k_tsoukalas

Administrator
Fries made in olive oil, fava dip (puree of fava beans with herbs, garlic, etc), Skordalia dip, dolmades, tiropita, taramasalata ... I could go on and on but these are some of my favorites.
 
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Greek Cabbage Salad Recipe

I have been making a lot of Greek cabbage salad. I thought I'd share my recipe:

Ingredients:

  • 1 medium head of green cabbage, thinly shredded
  • 1 large carrot, grated
  • 1 cucumber, halved lengthwise, seeds removed, and thinly sliced
  • 1 small red onion, halved and thinly sliced
  • 1 cup cherry tomatoes, halved
  • 1/2 cup Kalamata olives, pitted and halved
  • 1/4 cup fresh parsley, finely chopped
For the Dressing:
  • 1/4 cup extra-virgin olive oil
  • 3 tablespoons fresh lemon juice
  • Salt and black pepper, to taste
Instructions:
  1. In a large mixing bowl, combine the shredded cabbage, grated carrot, sliced cucumber, red onion, cherry tomatoes, Kalamata olives, and parsley. Toss gently to mix.
  2. In a small bowl, whisk together the olive oil, lemon juice, salt, and pepper.
  3. Pour the dressing over the salad and toss to coat all the ingredients evenly.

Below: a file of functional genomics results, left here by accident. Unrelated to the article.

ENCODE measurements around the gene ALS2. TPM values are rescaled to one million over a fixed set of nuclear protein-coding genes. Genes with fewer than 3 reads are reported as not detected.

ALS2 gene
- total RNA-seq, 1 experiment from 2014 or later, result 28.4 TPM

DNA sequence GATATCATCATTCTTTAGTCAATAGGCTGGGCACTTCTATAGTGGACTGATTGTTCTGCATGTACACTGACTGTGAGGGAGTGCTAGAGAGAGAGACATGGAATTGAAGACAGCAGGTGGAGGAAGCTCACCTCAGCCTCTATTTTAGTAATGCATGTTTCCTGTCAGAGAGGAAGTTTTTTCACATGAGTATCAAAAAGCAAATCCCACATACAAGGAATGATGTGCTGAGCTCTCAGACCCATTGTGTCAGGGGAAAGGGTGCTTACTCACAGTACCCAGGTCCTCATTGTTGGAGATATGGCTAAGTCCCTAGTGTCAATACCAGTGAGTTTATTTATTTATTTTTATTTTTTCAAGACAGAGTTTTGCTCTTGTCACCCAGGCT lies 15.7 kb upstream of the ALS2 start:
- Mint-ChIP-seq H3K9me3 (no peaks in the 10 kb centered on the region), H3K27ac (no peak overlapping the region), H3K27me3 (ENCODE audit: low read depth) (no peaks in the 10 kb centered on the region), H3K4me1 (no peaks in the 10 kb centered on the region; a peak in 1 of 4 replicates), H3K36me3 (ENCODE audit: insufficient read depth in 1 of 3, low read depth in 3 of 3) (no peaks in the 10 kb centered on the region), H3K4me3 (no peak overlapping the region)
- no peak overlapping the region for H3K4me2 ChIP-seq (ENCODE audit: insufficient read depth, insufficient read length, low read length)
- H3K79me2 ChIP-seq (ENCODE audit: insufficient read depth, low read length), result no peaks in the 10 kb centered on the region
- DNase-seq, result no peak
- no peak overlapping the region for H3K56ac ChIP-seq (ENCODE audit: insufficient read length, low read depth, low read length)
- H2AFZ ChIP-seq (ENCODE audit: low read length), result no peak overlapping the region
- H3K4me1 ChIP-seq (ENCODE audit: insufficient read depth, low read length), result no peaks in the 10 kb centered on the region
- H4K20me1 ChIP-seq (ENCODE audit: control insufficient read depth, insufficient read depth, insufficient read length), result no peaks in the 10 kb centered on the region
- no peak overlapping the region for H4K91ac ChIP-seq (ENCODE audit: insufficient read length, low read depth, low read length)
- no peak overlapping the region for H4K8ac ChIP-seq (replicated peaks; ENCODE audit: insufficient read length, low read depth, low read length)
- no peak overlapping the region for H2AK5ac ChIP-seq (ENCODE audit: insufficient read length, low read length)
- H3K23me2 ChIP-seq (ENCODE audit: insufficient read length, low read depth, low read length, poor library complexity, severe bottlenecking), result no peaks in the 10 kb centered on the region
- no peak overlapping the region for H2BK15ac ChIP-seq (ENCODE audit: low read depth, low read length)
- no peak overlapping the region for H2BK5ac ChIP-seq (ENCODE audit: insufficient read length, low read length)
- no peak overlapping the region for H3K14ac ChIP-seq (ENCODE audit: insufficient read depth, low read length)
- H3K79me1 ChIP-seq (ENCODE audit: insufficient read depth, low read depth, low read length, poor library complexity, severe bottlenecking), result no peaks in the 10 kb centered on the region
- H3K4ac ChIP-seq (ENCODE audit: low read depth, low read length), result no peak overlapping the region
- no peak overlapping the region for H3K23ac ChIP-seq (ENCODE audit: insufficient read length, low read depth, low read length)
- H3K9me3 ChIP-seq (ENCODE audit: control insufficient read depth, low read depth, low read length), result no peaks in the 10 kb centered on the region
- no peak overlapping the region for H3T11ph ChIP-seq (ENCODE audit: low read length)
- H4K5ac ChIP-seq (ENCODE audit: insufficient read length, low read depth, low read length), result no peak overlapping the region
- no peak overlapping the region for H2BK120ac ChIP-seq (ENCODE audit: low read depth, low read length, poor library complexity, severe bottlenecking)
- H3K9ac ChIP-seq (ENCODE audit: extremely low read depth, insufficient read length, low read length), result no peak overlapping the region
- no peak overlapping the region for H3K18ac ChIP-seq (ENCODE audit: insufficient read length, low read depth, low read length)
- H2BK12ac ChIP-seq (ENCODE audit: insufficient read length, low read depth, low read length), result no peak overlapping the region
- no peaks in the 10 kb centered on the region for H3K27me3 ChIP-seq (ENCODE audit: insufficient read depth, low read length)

4. Let the salad sit for at least 10-15 minutes to allow the flavors to meld.
  5. Adjust seasoning with more salt and pepper, if needed.
  6. Serve in a large salad bowl or on individual plates and enjoy this refreshing and zesty Greek cabbage salad.

What are your favorite Greek olives?

I love Kalamata olives but I am trying to branch out to different ones. Which Greek olives do you like best? I did some research about the different types:

Kalamata Olives: Perhaps the most renowned Greek olives, Kalamatas, are recognized by their dark purple color and almond shape. They are often preserved in wine vinegar or olive oil, which further accentuates their rich and fruity flavor.

Halkidiki Olives: These are large, pale green olives from the Halkidiki region of Northern Greece. Known for their crisp flesh and slightly peppery taste, Halkidiki olives are commonly stuffed with various fillings, from feta cheese to almonds, making them a good choice for appetizers.

Amfissa Olives: Cultivated primarily in Central Greece, near the ancient oracle of Delphi, Amfissa olives can range in color from green to black, depending on their ripeness. They have a mild, slightly sweet flavor and a meaty texture.

Throumba Olives: Unique to the island of Thassos, these olives are naturally sun-dried on the tree. They have a wrinkled appearance and a savory taste with a hint of vinegar, due to their natural fermentation.

I have never had any of these olives other than Kalamata and I am sure there are others, too.

greek-olives.jpg

Does this look like a good koliva recipe?

I am planning a memorial service coming up in about two weeks. The person who makes the koliva for everyone in the church is going to be out of town, and I can't find another person to do it. So I thought I'd make it.

I found this recipe - does it look like it would work?